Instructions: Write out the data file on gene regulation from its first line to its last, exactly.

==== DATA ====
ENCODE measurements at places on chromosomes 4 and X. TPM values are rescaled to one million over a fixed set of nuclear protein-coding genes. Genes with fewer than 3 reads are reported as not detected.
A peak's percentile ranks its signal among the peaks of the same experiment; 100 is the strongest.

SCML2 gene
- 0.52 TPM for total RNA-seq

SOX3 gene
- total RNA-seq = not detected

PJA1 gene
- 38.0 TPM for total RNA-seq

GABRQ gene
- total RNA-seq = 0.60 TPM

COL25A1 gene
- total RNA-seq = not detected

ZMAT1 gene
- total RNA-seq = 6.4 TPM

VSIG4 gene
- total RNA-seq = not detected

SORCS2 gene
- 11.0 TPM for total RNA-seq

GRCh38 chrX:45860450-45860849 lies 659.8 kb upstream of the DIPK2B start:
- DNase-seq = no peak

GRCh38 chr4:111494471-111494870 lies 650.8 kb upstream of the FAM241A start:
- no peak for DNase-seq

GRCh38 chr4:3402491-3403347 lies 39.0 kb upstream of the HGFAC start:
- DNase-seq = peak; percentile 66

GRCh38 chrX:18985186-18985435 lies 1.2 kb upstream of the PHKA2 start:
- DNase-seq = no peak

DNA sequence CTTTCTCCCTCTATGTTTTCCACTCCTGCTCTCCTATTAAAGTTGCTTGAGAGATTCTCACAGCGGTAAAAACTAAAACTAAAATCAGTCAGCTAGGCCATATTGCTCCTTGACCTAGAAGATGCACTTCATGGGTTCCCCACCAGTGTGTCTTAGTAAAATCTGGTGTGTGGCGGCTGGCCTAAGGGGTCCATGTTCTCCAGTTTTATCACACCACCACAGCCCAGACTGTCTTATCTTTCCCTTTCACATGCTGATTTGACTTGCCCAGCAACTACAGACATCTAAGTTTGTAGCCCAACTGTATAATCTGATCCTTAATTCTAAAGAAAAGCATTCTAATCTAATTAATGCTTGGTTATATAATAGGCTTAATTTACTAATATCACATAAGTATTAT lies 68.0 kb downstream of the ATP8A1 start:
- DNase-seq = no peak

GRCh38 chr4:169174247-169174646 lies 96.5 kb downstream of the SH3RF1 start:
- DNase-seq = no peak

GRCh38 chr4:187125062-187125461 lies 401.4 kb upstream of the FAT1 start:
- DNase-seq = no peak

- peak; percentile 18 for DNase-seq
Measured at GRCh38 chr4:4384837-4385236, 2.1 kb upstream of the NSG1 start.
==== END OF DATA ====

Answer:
ENCODE measurements at places on chromosomes 4 and X. TPM values are rescaled to one million over a fixed set of nuclear protein-coding genes. Genes with fewer than 3 reads are reported as not detected.
A peak's percentile ranks its signal among the peaks of the same experiment; 100 is the strongest.

SCML2 gene
- 0.52 TPM for total RNA-seq

SOX3 gene
- total RNA-seq = not detected

PJA1 gene
- 38.0 TPM for total RNA-seq

GABRQ gene
- total RNA-seq = 0.60 TPM

COL25A1 gene
- total RNA-seq = not detected

ZMAT1 gene
- total RNA-seq = 6.4 TPM

VSIG4 gene
- total RNA-seq = not detected

SORCS2 gene
- 11.0 TPM for total RNA-seq

GRCh38 chrX:45860450-45860849 lies 659.8 kb upstream of the DIPK2B start:
- DNase-seq = no peak

GRCh38 chr4:111494471-111494870 lies 650.8 kb upstream of the FAM241A start:
- no peak for DNase-seq

GRCh38 chr4:3402491-3403347 lies 39.0 kb upstream of the HGFAC start:
- DNase-seq = peak; percentile 66

GRCh38 chrX:18985186-18985435 lies 1.2 kb upstream of the PHKA2 start:
- DNase-seq = no peak

DNA sequence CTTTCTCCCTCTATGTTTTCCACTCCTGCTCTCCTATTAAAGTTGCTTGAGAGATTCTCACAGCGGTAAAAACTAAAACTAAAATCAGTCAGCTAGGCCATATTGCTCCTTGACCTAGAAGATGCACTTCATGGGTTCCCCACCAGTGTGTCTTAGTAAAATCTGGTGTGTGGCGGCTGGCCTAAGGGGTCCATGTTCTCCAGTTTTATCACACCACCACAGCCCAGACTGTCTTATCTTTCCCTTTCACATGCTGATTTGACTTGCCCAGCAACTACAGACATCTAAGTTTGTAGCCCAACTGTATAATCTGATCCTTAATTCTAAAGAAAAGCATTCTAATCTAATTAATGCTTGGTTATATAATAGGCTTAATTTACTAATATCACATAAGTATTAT lies 68.0 kb downstream of the ATP8A1 start:
- DNase-seq = no peak

GRCh38 chr4:169174247-169174646 lies 96.5 kb downstream of the SH3RF1 start:
- DNase-seq = no peak

GRCh38 chr4:187125062-187125461 lies 401.4 kb upstream of the FAT1 start:
- DNase-seq = no peak

- peak; percentile 18 for DNase-seq
Measured at GRCh38 chr4:4384837-4385236, 2.1 kb upstream of the NSG1 start.